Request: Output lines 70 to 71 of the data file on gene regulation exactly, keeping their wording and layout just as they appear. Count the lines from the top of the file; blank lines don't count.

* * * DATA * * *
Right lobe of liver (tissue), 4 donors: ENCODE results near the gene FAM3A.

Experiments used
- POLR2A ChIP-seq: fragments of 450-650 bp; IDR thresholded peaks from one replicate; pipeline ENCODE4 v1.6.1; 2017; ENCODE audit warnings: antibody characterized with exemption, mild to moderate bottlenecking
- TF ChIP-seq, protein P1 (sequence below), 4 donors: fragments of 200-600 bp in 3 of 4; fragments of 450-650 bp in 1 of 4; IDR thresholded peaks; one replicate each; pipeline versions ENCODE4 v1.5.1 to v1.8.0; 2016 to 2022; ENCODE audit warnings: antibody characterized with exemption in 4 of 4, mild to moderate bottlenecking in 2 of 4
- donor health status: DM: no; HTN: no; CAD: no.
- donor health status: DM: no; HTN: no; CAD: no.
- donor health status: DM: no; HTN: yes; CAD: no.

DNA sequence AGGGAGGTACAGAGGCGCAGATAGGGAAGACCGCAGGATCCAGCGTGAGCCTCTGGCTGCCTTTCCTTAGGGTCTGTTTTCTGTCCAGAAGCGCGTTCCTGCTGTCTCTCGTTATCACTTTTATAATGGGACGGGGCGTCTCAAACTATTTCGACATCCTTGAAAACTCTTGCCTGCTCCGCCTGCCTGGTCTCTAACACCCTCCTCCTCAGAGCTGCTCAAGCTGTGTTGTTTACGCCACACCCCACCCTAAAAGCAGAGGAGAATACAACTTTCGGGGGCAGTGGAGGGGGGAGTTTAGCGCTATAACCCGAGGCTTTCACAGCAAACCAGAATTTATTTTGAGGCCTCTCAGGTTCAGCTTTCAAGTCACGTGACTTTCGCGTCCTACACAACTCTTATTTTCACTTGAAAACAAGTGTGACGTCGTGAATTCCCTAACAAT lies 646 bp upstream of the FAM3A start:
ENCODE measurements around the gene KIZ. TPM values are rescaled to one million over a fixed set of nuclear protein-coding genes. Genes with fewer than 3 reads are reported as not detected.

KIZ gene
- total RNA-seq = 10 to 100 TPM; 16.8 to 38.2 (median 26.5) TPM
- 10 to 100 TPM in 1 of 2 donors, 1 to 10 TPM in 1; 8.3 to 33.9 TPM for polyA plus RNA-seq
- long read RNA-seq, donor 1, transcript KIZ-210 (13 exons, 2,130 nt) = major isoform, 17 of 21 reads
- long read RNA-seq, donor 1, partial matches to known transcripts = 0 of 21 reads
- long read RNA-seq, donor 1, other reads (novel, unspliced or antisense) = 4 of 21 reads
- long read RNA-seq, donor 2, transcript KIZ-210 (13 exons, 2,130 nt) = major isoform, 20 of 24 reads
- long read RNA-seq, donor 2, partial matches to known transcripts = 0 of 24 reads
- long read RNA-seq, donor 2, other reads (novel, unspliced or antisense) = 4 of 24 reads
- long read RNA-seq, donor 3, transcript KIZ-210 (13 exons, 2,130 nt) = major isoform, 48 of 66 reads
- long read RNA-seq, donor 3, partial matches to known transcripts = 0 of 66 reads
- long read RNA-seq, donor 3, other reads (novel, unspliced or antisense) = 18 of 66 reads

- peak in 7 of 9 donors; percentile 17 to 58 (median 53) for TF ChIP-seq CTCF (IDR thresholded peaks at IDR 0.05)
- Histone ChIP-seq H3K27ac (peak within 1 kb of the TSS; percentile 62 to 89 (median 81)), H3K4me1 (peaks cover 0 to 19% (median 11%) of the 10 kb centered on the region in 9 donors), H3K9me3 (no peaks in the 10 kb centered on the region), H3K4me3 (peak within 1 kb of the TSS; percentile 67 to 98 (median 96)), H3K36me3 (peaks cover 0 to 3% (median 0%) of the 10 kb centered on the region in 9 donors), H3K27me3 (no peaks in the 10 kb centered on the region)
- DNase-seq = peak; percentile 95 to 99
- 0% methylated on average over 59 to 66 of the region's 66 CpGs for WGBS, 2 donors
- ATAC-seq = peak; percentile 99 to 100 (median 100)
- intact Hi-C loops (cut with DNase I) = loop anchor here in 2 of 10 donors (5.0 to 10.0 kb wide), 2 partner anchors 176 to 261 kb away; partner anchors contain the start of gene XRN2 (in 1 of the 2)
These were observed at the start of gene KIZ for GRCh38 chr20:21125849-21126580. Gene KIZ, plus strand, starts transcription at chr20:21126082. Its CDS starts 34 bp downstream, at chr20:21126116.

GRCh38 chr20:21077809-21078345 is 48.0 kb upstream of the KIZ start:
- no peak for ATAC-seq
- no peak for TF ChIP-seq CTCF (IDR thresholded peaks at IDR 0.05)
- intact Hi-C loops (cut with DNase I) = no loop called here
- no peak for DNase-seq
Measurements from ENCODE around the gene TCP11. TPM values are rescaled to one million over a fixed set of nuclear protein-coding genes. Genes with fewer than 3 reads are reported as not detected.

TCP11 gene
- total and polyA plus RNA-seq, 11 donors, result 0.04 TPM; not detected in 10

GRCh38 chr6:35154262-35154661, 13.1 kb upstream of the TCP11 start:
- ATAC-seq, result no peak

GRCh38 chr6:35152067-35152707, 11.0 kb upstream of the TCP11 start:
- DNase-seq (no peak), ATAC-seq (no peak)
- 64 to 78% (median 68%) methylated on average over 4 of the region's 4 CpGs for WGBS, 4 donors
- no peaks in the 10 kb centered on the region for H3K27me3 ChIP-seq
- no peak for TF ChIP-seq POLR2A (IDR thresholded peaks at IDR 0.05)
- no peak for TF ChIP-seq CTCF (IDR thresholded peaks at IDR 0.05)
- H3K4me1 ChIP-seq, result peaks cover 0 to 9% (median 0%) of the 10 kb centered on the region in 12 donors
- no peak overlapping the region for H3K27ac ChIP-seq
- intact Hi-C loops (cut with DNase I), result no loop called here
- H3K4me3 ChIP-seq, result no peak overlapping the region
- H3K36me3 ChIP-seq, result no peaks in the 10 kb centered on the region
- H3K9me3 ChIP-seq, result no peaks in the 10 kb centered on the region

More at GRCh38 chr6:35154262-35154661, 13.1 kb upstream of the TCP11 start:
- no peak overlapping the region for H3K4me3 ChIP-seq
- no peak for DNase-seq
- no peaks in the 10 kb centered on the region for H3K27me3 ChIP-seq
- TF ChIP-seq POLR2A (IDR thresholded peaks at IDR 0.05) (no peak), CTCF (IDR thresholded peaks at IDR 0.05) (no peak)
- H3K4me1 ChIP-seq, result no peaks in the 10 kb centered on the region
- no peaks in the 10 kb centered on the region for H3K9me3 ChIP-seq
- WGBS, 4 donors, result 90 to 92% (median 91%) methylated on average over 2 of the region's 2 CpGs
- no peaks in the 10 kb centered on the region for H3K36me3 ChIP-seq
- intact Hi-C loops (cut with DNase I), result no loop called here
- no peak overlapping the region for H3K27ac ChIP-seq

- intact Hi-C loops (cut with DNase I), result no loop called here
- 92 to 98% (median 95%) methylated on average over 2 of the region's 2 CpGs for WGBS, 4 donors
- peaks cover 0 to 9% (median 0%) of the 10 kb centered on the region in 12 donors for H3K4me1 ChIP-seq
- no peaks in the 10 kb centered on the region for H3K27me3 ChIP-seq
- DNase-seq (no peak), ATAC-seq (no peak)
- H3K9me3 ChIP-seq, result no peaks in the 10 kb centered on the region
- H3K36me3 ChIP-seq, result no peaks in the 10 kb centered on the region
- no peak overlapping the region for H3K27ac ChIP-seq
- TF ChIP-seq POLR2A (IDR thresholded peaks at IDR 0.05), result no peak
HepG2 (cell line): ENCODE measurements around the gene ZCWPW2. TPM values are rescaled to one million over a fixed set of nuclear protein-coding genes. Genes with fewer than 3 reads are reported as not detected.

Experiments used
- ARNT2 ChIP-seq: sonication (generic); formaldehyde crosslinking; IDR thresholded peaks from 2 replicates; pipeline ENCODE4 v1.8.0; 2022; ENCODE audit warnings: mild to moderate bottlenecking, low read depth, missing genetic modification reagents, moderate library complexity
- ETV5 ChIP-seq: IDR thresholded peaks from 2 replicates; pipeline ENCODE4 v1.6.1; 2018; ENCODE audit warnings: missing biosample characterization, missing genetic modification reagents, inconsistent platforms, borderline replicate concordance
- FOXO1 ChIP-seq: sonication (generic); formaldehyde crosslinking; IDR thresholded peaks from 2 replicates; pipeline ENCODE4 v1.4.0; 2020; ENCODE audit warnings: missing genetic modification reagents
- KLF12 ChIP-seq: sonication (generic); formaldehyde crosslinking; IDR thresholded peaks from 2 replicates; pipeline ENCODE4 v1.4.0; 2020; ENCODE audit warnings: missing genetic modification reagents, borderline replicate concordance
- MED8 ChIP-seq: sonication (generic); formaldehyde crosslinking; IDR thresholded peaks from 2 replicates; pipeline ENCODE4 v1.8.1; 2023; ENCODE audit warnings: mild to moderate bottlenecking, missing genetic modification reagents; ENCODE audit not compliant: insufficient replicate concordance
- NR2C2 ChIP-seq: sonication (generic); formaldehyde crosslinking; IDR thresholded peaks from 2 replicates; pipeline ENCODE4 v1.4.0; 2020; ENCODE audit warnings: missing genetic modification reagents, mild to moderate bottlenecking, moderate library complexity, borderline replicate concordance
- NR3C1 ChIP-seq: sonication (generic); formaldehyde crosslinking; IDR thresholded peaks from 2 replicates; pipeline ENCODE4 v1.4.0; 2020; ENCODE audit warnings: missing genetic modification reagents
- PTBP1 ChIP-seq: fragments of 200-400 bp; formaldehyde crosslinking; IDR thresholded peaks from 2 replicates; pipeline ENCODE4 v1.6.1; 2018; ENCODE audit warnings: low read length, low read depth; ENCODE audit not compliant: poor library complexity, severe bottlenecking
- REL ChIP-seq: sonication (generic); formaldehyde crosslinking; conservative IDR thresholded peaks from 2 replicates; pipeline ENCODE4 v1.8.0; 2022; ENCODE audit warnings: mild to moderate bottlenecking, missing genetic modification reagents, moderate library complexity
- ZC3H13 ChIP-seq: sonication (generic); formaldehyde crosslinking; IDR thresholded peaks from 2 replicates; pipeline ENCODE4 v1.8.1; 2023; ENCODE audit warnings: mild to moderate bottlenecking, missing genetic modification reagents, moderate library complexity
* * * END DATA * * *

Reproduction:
- TF ChIP-seq POLR2A (IDR thresholded peaks at IDR 0.05), result no peak
HepG2 (cell line): ENCODE measurements around the gene ZCWPW2. TPM values are rescaled to one million over a fixed set of nuclear protein-coding genes. Genes with fewer than 3 reads are reported as not detected.